Professor Kirk Erickson – Health Neuroscience: How and Why Exercise Improves Cognitive

Feb 13, 2020 | Biology, Editor's Pick, Health and Medicine

We all know exercise is good for us. In addition to the renowned physical benefits, Professor Kirk Erickson in the Department of Psychology at the University of Pittsburgh is providing powerful evidence that exercise may improve cognitive faculties throughout the lifespan. Read on to discover the wide range of ways in which exercise can help us to live our lives to the fullest across the years, and how the emerging field of health neuroscience may inform public health policy for our better good.

Sedentary Lifestyles in the Digital Era

Exercise is crucially important for our physical health yet, despite this, many of us do not achieve the recommended levels of physical activity. A major cause of this is the impact of the digital era in encouraging us to lead increasingly sedentary lifestyles. From sitting behind our computers for work to driving or taking public transport from A to B, for many of us, there is little physical exertion in our day to day lives compared to that of our prior generations.

This is of particular concern due to the long-established link between lack of exercise and the development of chronic diseases, including obesity, type 2 diabetes, and cardiovascular disease, all of which are on the rise at a global level at an alarming rate.

In addition to the detrimental impact of lack of exercise on our physical health, increasing evidence obtained over the last 20 years suggests that our brain and cognitive faculties (such as memory and attention) are also negatively affected. However, when we do exercise, the benefits can be significant. Professor Kirk Erickson in the Department of Psychology at the University of Pittsburgh, USA, is a pioneer in elucidating the beneficial impacts of exercise on brain structure, function, and cognition in the emerging field of health neuroscience.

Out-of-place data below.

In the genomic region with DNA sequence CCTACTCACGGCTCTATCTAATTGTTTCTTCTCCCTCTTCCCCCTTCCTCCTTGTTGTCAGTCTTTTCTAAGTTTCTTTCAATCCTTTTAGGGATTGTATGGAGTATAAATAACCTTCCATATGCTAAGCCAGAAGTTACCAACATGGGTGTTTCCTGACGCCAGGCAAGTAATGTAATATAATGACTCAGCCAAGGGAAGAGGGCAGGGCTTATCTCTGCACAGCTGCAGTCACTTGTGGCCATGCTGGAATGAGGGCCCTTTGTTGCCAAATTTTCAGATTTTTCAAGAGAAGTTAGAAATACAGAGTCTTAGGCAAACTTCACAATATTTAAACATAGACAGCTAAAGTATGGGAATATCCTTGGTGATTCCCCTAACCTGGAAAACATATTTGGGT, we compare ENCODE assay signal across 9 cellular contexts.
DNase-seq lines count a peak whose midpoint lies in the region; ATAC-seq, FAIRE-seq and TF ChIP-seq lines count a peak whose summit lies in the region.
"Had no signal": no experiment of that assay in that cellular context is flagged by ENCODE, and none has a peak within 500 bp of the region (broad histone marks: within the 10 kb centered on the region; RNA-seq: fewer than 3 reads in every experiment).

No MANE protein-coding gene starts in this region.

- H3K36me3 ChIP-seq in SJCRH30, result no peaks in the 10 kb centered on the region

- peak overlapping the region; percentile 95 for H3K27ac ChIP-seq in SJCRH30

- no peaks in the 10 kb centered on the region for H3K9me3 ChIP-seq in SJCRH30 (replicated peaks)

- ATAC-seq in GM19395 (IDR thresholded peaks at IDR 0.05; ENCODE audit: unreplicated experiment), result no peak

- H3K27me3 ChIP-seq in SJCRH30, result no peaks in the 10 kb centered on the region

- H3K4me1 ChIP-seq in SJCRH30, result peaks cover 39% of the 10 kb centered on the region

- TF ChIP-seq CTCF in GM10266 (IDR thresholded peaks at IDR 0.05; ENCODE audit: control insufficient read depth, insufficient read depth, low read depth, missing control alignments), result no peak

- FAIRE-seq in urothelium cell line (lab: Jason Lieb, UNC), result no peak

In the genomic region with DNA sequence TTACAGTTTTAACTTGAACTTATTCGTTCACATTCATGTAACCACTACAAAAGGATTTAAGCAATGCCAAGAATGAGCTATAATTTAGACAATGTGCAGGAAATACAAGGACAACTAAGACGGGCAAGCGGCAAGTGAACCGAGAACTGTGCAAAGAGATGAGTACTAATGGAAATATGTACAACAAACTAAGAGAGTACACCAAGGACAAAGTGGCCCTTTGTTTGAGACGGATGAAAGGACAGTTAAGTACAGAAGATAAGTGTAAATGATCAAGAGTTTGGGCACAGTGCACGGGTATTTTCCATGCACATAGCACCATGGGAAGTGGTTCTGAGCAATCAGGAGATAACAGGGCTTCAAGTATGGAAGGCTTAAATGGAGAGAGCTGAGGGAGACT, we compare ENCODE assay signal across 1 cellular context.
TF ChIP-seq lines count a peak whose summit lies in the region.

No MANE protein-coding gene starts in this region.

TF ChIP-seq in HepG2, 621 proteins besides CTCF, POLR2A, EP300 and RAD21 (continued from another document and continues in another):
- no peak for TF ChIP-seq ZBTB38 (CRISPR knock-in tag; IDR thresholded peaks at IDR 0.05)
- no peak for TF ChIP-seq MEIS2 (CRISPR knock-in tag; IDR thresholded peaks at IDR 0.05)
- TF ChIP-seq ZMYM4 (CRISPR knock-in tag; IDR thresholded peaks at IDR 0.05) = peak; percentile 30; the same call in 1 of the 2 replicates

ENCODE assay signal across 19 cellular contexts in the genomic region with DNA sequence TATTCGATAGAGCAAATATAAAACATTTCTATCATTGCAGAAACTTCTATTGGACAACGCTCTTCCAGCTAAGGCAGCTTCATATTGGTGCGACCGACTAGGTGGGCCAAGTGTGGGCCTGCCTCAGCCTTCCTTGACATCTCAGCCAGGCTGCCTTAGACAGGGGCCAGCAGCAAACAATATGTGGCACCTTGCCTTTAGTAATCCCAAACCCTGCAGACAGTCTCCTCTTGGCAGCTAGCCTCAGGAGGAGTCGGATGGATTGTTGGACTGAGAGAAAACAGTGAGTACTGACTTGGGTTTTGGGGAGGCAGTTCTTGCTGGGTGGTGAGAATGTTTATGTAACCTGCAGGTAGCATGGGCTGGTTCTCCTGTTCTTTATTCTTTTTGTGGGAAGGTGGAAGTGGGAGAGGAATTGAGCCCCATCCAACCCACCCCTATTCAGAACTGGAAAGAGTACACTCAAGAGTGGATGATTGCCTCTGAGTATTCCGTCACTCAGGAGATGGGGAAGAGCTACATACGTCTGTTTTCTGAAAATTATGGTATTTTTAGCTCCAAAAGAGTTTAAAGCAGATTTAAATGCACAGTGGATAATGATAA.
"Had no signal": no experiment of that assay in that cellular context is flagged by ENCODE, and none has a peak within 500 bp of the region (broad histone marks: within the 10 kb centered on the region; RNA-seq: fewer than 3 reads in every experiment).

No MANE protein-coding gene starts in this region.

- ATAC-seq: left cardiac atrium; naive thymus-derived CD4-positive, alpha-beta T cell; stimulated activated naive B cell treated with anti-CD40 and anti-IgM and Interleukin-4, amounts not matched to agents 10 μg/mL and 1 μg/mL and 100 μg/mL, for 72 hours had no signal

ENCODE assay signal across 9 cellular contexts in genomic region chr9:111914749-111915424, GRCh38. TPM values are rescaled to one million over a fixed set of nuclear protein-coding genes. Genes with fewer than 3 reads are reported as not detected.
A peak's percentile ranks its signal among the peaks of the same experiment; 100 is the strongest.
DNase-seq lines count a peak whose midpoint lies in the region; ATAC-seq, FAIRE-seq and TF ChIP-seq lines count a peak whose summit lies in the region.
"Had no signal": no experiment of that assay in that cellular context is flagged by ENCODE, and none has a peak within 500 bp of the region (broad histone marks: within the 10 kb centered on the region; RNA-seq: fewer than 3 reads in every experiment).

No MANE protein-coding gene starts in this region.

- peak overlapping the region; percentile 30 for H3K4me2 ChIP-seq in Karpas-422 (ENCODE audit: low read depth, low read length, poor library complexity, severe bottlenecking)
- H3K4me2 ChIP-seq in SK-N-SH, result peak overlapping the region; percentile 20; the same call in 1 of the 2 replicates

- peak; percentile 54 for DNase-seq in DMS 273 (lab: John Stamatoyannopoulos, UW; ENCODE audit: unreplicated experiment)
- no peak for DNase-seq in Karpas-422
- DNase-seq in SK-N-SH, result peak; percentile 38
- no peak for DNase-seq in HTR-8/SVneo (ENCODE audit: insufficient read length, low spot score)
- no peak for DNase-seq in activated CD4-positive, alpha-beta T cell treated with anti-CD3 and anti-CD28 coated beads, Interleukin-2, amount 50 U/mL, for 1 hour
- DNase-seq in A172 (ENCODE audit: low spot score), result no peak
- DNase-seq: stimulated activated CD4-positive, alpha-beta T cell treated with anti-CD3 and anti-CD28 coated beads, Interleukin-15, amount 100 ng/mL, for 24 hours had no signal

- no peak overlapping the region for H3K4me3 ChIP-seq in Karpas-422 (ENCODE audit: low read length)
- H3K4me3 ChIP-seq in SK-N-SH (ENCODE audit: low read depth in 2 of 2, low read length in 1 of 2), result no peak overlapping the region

Neuroprotective Effect of Exercise in Old Age

The hippocampus is a small neural structure in the brain, implicated in both learning and memory. As we age, physical deterioration to the hippocampus in the form of shrinkage is both a precursor to and cause of impairments to memory. In older adulthood, increasing difficulties with memory are often considered part of the normal aging process, as well as a hallmark symptom of neurological disease (such as Alzheimer’s disease and other forms of dementia) when the impairments are substantially more severe.

Professor Erickson and colleagues noted in a paper published in 2011 that existing research indirectly suggested that exercise may increase the size of the hippocampus in the brain in older adults but that this suggestion had not yet been confirmed or quantified. To address this, they conducted a randomised controlled trial in which they recruited 120 older adults without dementia, and allocated participants to one of two groups: an aerobic exercise group or a control group who completed only stretching exercises.